Facebook still loves its Hacker Way. In an engineering blog post today, the company showed off a few of the products it has built in Hackathons this year. They might not be as huge as other features Facebookers have built during hacking events in previous years, but they’re still cool.
Adding the weather to an event listing makes sense. Attending an event implies hauling yourself out into the wild, and Facebook engineers chose to help give people an idea of what conditions they’ll face if they go. The weather is meant to be accurate down to an area within a city, not just the city itself.
And now it’s possible to show snow falling in the little circle showing your Facebook friend’s face on Facebook Messenger for Android, thanks to the work of engineer Richard Zadorozny.
Users can now join up to contribute to shared photo albums.
But not every hack yields results that Facebook users can see. In early 2013 some engineers came up with a system to “automate maintenance of our infrastructure without impacting site functionality.” It became the starting point for a tool that schedules upgrades for hardware infrastructure. That tool now saves time for Facebook network engineers.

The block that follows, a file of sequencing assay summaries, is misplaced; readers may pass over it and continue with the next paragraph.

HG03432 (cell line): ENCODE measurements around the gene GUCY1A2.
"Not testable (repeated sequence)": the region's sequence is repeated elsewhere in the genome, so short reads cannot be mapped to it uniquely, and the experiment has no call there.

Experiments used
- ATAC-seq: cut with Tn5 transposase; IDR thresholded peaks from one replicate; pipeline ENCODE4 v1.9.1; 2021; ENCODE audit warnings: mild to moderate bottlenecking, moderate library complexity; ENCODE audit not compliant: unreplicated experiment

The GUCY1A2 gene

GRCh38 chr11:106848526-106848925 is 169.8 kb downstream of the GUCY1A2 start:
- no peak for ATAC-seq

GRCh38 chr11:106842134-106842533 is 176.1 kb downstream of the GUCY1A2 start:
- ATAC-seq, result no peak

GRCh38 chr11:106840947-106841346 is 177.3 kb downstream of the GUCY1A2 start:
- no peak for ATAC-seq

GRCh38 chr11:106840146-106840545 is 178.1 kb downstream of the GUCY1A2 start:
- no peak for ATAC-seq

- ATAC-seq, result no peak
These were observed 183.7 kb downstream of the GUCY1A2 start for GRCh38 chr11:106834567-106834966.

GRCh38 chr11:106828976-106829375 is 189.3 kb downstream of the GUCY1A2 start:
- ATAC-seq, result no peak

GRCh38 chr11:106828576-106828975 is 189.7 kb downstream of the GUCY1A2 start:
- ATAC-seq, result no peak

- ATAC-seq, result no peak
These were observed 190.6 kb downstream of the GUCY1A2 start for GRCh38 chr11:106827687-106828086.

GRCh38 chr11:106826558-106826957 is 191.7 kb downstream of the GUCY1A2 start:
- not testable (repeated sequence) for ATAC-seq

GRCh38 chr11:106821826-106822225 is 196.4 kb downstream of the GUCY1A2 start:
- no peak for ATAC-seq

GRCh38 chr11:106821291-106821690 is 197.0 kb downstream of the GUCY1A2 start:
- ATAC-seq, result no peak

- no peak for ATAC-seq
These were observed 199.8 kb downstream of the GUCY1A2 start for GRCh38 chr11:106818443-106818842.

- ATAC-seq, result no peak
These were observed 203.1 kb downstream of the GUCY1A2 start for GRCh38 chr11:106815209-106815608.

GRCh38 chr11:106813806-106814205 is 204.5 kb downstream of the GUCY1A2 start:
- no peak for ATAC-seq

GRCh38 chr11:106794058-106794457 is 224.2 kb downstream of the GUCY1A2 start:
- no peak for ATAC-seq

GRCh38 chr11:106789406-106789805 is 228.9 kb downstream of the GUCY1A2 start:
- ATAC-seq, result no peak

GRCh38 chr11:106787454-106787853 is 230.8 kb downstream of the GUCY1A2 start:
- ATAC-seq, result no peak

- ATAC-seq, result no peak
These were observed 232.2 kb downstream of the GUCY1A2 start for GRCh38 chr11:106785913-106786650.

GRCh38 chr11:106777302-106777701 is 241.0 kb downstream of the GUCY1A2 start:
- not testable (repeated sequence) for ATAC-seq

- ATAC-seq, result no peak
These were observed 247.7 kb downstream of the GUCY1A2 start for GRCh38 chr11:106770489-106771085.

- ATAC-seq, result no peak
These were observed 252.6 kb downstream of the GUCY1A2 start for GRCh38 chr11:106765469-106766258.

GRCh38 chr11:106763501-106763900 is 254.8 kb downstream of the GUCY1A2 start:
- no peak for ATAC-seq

And a hackathon at Facebook’s office in London has resulted in a data visualization widget that can show how new features consume the battery life and CPU inside Facebook users’ mobile devices.
Judging by the looks of these and other products of Facebook’s hackathons this year, the social network seems to be sticking to its “move fast and break things” motto.
Facebook is the world’s largest social network, with over 1.15 billion monthly active users.
Facebook was founded by Mark Zuckerberg in February 2004, initially as an exclusive network for Harvard students. It was a huge hit: in 2 w... read more »
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